The results of calculation the average cost of complex surgical treatment of 52 patients with neuroischemic form of diabetic foot syndrome (Wagner 3, 4) are presented in the article. Calculation was performed in the program "Computer-aided system for calculation of patient's treatment cost" developed in A.V. Vishnevsky Institute of Surgery. This program permits you to analyze such components as hospital-stay duration, cost of surgery, pre- and postoperative management, pharmacotherapy, laboratory and instrumental research methods. Actual cost necessary to prevent high lower extremity amputations in patients with neuroischemic form of diabetic foot syndrome is 458 387.8 rubles per person that 10.02 times higher than amount allocated from the state budget.
To assess the difference in costs of home-based versus clinic-based physiotherapy (PT) for patients with rheumatoid arthritis (RA) from a societal perspective.
A cost analysis was performed using statistical and financial information provided by The Arthritis Society, Ontario Division, from April 1, 1997 to March 30, 1998. Cost estimates included treatment costs and costs borne by patients. A sensitivity analysis was conducted to examine the effect of altering the valuation of treatment time and patient employment status.
Total costs per case were $210.87 for the home setting, and $183.87 for the clinic setting when patients were employed. Sensitivity analysis did not change the trend of the results. The estimated start-up costs for an arthritis clinic were between $302.90 and $652.40. From the perspective of the health care system, these costs would be recovered after serving 4 to 8 RA patients at a clinic.
The findings suggest that ambulatory PT care is less costly than home-based services for people with RA based on The Arthritis Society model. Further studies should be conducted to examine the effectiveness and the possible adverse consequences of alternative settings for service delivery.
Assessments of health technologies increasingly include economic evaluations conducted alongside clinical trials. One particular concern with economic evaluations conducted alongside clinical trials is the generalizability of results from one setting to another. Much of the focus relating to this topic has been on the generalizability of results between countries. However, the characteristics of clinical trial design require further consideration of the generalizability of cost data between centers within a single country, which could be important in decisions about adoption of the new technology.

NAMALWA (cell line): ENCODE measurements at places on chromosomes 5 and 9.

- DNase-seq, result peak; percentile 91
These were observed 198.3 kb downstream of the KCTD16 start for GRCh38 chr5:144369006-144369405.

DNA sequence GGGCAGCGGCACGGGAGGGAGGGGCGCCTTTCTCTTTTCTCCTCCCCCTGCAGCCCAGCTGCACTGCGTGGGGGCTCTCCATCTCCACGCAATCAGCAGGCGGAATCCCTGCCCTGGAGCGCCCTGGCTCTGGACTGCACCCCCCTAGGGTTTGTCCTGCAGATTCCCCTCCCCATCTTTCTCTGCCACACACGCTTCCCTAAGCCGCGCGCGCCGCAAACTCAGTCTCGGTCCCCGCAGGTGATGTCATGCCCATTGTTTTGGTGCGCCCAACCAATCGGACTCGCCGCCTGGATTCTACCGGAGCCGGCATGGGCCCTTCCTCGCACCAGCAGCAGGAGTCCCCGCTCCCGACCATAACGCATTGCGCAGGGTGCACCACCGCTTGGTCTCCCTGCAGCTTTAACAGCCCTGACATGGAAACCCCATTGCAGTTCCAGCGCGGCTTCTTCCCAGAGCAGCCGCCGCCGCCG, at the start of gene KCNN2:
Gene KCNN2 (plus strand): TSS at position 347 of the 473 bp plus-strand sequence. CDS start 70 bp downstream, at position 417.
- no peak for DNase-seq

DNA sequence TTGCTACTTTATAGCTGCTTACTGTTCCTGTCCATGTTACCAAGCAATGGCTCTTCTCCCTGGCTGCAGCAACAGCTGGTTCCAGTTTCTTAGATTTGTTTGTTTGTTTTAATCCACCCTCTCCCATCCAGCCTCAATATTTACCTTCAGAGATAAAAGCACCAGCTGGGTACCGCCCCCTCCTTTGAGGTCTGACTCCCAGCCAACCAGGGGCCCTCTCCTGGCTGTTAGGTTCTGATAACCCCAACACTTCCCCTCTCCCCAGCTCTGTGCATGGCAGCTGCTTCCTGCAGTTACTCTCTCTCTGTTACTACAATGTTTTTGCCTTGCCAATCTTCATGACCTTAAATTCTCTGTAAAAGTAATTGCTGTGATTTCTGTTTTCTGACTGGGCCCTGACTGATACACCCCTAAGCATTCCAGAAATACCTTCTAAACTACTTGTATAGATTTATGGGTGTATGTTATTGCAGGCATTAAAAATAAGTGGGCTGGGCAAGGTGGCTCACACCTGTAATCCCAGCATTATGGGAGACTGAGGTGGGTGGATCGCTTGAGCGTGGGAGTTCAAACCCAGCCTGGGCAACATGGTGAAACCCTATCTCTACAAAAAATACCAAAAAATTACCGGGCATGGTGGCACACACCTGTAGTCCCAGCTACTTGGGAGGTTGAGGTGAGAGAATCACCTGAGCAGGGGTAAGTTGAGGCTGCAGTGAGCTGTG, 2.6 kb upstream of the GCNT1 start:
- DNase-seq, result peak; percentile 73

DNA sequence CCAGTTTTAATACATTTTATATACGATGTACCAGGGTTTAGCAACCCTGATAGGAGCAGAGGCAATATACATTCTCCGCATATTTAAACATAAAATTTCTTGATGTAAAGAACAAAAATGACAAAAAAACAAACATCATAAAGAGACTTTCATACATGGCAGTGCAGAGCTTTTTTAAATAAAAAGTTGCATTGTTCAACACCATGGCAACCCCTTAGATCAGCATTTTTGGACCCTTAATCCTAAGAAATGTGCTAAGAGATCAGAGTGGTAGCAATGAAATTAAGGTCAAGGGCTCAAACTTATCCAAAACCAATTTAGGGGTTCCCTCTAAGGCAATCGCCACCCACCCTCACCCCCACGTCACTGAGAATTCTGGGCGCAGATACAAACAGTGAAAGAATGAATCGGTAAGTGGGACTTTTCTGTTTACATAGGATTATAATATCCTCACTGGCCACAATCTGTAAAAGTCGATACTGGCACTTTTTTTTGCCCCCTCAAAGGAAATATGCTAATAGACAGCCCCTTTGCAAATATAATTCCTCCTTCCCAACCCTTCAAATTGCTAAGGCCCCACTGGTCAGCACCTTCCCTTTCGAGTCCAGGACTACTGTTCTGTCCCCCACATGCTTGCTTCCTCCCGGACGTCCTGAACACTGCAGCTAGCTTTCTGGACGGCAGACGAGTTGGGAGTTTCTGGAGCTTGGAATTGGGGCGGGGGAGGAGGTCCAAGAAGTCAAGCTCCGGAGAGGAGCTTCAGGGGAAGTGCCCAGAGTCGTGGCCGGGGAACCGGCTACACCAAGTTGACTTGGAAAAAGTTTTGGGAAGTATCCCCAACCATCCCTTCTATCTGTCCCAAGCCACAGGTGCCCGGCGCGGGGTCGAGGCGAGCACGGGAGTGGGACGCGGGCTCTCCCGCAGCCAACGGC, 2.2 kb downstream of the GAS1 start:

We used data from a multicenter clinical trial conducted in the United Kingdom to assess the degree of variation in costs between patients and between treatment centers and the determinants of the degree of such variation.
The variation between patients was statistically significant for both the experimental and conventional treatments. However, the degree of variation between centers was only statistically significant for the experimental treatment. Such variation appeared to be a result of hospital practice, such as payment mechanisms for staff and provision of hostel accommodation, rather than variations in physical resource use or substantive differences in cost structure.
Multicenter economic evaluations are necessary for determining the variations in hospital practice and characteristics that can in turn determine the generalizability of study results to other settings. Such analyses can identify issues that may be important in adopting a new health technology. Analysis is required of similar large multicenter trials to confirm these conclusions.
The article describes the experience of the author, an American Physician, seeking care for an uncommon orthopedic condition. Unable to find adequate treatment in the United States, the author traveled to Finland for surgical treatment.
This study was undertaken to determine the health and cost effects of using home care to treat newly diagnosed Type I diabetic children rather than traditional inpatient hospital care. There had been no well-designed evaluations of home care for such children, and very few for children with other health conditions.
Sixty-three children seen at the Montreal Children's Hospital were randomly assigned at diagnosis to home care or traditional inpatient care. The children in the former group were discharged once their metabolic condition stabilized; insulin adjustments and teaching were done in their homes by a trained nurse. The children in the latter group remained hospitalized for insulin adjustments and teaching. All were followed for 24 months. The cost effects were estimated using hospital and parental data.
Social costs were only $48 higher with home care. It had little effect on social costs, because the increased costs of health care services with home care ($768) were largely offset by parental cost savings ($720). Home care improved the children's metabolic outcomes without adversely affecting their psychosocial outcomes.
Using home care to reduce hospital stays for children with newly diagnosed Type I diabetes improved the children's health outcomes without significantly increasing social costs.
This paper describes the main types of economic evaluation techniques.
To examine the strengths and limitations of different types of economic evaluations, we used a hypothetical example to review the reasoning underlying each method and to illustrate when it is appropriate to use each method.
The choice of economic evaluation method reflects a decision about what should represent "success" and how success should be valued. Measures of benefit and cost must be considered systematically and simultaneously. Claiming that a new treatment is cost-effective requires making a value judgment based on the personal beliefs of the claimant. Even when cost and effect data are objective, a verdict of cost-effective is subjective. The conclusions of an economic study can change significantly, depending on which patient outcome is used to measure success.